In the field of developmental psychology, researchers highlight two critical objectives in parenting. The first revolves around helping our children learn prosocial behavior — using words and actions aimed at benefiting, helping, or caring for others out of recognizing the importance of considering their feelings and experiences. This could be as simple as showing kindness through gentle, encouraging words. Being patient, actively listening to another person, helping someone who needs assistance, being charitable with one’s time, money, or other resources — all of these, and more, are prosocial behaviors. The second parenting objective, according to some researchers, is competence, which is having the knowledge, skills, and experience necessary to perform a task or achieve a goal. This article will focus on the first objective, fostering prosocial behaviors in our children.
It is important to note that Islam is a way of life, a daily practice, that develops in the believer every sort of prosocial behavior. This is expressed in individual relationships and in societal dynamics. Indeed, Islam emphasizes taking care of those in need, providing for widows and orphans, and championing social justice so that the rights of the poor and marginalized are protected and advanced.
Prophet Muhammad (s) was the embodiment of these prosocial behaviors. He also is the greatest model of healthy interpersonal relationships. He said, “The believer gets along well with others and is easy to get along with” (al-Daraqutni). He was always aware of and committed to taking care of the needs of those around him. We should try our best to teach our children to follow in the footsteps of the Prophet (s). This requires us, as parents, to facilitate the development of these prosocial characteristics as part of a general tarbiya. Tarbiya is the training of an individual to develop the physical, emotional, mental, moral, and spiritual aspects of good character and living in accordance with the deen of Islam.
Factors for Prosocial Development
As parents, we can take some steps to nurture prosocial behaviors in our children. Some of these steps are the following:
- Open displays of warmth and affection
- Positive reinforcement
- Involvement in, and active monitoring of, children’s activities
- Consistent and authoritative disciplinary approaches and actions
Implementing the above components of good parenting results in positive psychological and social adjustment in our children, as well as academic competence, high self-esteem, positive peer relations, and fewer behavior problems, according to research such as that done by Diana Baumrind et al.
Warmth and affection
Open displays of warmth and affection means expressing our love for our children, encouraging them, providing them with emotional support, and being there to take care of their needs. Warm and responsive caregivers are attentive, comforting, and engaged, providing the child with a sense of security and trust in the caregivers. This is completely in alignment with Islamic standards. One time the Prophet was delivering a khutbah. His grandson, who was very young, came into the masjid and tripped on his own clothing which trailed on the ground. The Prophet immediately stopped his talk to the congregation and picked up his grandson to comfort him. The Prophet, who was the most manly of men, did not shy away from showing his gentle side and his affection for children, even in public.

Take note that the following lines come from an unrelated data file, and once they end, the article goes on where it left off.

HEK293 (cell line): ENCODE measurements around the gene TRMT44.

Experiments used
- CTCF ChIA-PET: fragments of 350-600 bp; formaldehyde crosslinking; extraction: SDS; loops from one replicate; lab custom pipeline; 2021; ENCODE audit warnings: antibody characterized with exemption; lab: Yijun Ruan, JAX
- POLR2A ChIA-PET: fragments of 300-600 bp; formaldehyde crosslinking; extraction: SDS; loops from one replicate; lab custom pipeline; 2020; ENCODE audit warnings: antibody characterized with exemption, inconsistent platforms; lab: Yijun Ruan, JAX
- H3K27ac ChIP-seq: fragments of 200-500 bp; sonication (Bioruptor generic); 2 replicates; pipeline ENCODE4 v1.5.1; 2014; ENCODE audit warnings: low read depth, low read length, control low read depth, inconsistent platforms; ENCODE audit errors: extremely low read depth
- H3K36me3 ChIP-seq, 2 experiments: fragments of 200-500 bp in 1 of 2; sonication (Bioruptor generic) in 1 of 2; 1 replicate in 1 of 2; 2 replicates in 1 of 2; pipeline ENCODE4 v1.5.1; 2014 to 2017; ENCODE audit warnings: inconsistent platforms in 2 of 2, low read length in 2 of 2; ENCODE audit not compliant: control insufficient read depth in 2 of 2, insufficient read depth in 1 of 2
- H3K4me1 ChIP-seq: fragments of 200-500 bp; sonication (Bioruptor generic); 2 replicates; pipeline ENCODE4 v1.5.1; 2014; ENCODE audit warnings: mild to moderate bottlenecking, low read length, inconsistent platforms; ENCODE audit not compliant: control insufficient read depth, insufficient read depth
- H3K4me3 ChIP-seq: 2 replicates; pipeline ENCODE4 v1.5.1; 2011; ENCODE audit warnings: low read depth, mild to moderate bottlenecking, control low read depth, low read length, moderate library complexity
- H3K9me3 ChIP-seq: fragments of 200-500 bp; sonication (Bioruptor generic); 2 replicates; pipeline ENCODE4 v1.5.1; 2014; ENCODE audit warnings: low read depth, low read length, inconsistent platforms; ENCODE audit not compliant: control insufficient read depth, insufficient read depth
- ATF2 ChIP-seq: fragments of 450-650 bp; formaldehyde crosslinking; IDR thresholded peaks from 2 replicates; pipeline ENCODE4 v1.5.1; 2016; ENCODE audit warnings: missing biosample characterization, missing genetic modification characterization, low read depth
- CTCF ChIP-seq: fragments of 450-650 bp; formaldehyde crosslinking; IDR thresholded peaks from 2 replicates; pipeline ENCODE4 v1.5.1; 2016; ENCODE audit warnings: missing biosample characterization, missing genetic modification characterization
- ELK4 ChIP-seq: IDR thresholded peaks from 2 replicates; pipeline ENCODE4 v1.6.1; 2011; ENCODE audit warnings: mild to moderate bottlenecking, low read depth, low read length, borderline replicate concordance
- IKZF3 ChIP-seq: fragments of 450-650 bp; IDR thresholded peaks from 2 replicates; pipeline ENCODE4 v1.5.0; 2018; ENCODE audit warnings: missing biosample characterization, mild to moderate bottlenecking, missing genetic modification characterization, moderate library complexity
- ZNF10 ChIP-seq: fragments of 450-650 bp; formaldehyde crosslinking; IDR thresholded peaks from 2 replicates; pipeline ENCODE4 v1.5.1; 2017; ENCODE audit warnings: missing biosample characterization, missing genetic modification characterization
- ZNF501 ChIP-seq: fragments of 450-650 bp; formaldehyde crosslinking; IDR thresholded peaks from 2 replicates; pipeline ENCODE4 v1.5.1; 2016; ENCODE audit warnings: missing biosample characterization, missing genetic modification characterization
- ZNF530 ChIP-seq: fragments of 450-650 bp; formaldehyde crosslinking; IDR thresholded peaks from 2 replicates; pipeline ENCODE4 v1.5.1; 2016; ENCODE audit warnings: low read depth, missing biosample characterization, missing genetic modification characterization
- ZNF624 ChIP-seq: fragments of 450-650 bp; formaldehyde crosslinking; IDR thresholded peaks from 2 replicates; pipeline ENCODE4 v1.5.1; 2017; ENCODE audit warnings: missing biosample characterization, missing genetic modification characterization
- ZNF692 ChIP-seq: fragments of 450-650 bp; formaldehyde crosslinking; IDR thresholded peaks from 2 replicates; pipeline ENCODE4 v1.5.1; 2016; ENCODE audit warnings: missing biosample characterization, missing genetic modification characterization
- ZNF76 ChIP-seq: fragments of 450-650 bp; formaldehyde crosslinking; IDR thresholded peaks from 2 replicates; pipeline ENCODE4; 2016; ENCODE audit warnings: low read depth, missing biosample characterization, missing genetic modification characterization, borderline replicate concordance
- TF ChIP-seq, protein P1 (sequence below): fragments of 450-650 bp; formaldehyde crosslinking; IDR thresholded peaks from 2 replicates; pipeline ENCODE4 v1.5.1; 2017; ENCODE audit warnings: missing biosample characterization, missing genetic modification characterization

Researchers Zhou, Valiente, and Eisenberg report that parental warmth and responsiveness are associated with several positive outcomes in the child’s development, such as secure attachment, emotional regulation, social competence, and positive cognitive effect. When parents consistently display warmth and responsiveness, they provide a secure base from which the child can explore the world, seek comfort as needed, and regulate their emotions as they learn to socialize with other children and navigate the learning challenges they encounter. Parental warmth and responsiveness help shape them into emotionally and psychologically well-adjusted adults.
All children misbehave. Like adults, they make mistakes, but in addition to that, childhood is the time during which human beings learn the rules of the game of life. They do not come into this world knowing the rules. Positive reinforcement is a way of focusing more on their successes than their failures, highlighting their gains and accomplishments more than their mistakes. There are endless ways to reinforce good behavior — praising them, giving them a hug, allowing them a privilege like staying up later on the weekend, and so on. Punishment instills fear in the child, and for some serious breaches of behavior that is necessary. But for most childhood misbehaviors, punishment is not necessary. Positive reinforcement looks for moments that the child is behaving well so as to make that the main focus; and when the child is misbehaving, the parent seeks out ways to utilize that as a learning moment. More about discipline will be discussed below under “Consistent Disciplinary Strategies.”